2:2 - The priests have been doing their duties in the temple...but they have just been going through the motions. God does not just want people to perform religious actions...He wants His people to actually care about what they are doing. The heart condition of the priest and the worshippers absolutely matters to God.

2:3 - Well, it looks like I just found my two sons' favorite new Bible verse. What is this verse talking about? God is using a disgusting metaphor to get His point across. If God smeared excrement all over the faces and bodies of the priests, they would become religiously unclean. They would be unable to perform their duties (doodies?) and work in the temple. They would also be utterly shamed and sent outside of the community so that they would not make other people unclean as well. This is a stern warning that God is giving to men who are supposed to be leaders who are basically doing a crappy job of being spiritual guides - "Get you act together or you will be cut off from community with me and Israel!"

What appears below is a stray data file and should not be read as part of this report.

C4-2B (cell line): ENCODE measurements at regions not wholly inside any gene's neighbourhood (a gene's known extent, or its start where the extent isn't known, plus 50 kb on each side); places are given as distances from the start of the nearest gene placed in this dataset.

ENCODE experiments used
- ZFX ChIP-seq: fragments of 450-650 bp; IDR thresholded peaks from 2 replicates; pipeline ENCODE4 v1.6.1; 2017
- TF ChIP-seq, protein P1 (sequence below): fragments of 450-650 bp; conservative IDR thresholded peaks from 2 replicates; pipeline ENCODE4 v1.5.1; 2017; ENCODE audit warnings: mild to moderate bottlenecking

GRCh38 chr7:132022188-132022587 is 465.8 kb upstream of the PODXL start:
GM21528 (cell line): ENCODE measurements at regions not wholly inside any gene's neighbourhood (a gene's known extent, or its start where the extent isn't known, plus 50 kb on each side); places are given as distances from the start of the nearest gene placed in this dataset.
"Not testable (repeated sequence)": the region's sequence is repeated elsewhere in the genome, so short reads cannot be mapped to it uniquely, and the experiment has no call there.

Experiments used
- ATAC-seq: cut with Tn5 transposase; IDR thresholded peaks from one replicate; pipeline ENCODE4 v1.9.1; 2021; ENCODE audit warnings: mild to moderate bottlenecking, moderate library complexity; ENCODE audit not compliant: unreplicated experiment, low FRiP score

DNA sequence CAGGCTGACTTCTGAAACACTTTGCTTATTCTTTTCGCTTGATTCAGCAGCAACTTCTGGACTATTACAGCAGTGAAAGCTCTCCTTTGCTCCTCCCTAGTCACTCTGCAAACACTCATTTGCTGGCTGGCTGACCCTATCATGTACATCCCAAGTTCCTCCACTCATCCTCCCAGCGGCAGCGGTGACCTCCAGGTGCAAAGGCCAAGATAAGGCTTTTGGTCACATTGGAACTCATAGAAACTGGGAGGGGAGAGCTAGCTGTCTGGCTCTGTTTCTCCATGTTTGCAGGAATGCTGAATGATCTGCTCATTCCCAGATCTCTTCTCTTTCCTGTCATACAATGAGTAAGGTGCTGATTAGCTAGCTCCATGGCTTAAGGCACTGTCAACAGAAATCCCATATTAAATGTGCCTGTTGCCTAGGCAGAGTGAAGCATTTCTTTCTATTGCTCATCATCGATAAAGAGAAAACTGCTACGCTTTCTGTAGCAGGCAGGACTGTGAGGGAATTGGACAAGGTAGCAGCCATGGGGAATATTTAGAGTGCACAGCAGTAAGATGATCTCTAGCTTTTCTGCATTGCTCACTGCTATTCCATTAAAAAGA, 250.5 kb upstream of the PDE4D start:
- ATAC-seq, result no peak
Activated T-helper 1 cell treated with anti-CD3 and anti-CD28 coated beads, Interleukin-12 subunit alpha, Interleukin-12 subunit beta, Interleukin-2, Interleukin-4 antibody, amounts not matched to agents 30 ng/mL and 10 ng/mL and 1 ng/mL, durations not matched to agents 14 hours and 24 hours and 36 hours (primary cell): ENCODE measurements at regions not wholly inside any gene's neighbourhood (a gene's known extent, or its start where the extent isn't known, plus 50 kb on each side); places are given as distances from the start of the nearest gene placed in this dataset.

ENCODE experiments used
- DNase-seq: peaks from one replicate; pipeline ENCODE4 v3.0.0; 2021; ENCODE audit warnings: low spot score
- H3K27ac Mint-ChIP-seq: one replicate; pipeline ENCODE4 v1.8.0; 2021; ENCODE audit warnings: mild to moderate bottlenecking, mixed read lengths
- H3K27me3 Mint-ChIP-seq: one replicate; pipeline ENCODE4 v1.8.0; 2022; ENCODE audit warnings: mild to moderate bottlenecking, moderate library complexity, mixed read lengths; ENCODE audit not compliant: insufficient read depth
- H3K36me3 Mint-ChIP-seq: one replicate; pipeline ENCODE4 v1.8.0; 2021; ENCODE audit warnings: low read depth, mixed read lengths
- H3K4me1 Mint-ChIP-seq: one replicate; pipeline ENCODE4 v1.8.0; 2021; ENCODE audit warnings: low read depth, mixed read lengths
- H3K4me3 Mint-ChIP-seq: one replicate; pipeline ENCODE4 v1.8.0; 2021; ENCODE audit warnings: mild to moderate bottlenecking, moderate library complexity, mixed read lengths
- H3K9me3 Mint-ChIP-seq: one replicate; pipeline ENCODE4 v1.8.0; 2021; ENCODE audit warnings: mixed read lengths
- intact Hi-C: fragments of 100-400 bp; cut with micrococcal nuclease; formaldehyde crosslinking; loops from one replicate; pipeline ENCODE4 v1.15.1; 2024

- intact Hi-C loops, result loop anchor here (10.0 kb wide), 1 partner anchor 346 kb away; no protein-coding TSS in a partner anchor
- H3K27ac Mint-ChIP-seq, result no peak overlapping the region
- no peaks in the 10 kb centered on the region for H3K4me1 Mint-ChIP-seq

2:7 - On the other hand, Malachi gives an example of what the priestly leadership should actually look like. They should have a wisdom that comes from the Word of God that sets them apart. They should be so consistent in the ways that they live their lives that people turn to them for teaching and encouragement. This type of leadership is totally opposite of the apathetic corruption that they were bringing to Israel. What kind of message is your life preaching? Wisdom from God? Or Apathy?

2:10 - This is a great verse that speaks to the respect that is due to people in faith communities (and human beings in general). Every single one of us has one God and Father - that is the source of our value...being the children of God. People should be treated with the respect that the children of God are due.

2:14-15 - Malachi places responsibility for marital commitment firmly on the shoulders of the men of their community. Their marital unfaithfulness had affected their relationship with God. God understands what it feels like to be rejected in a covenant relationship...over and over His people had chosen to prostitute themselves out to other gods. Now the men in their culture were abusing the power they had to divorce the wives they had made covenant commitments to, and God is calling them out for it. He implores them to guard themselves in the spirit - to guard the mind and the internal desires so that they could remain faithful to their vows. Husbands and wives must be certain to do whatever it takes to strengthen the commitment they have made to their spouses.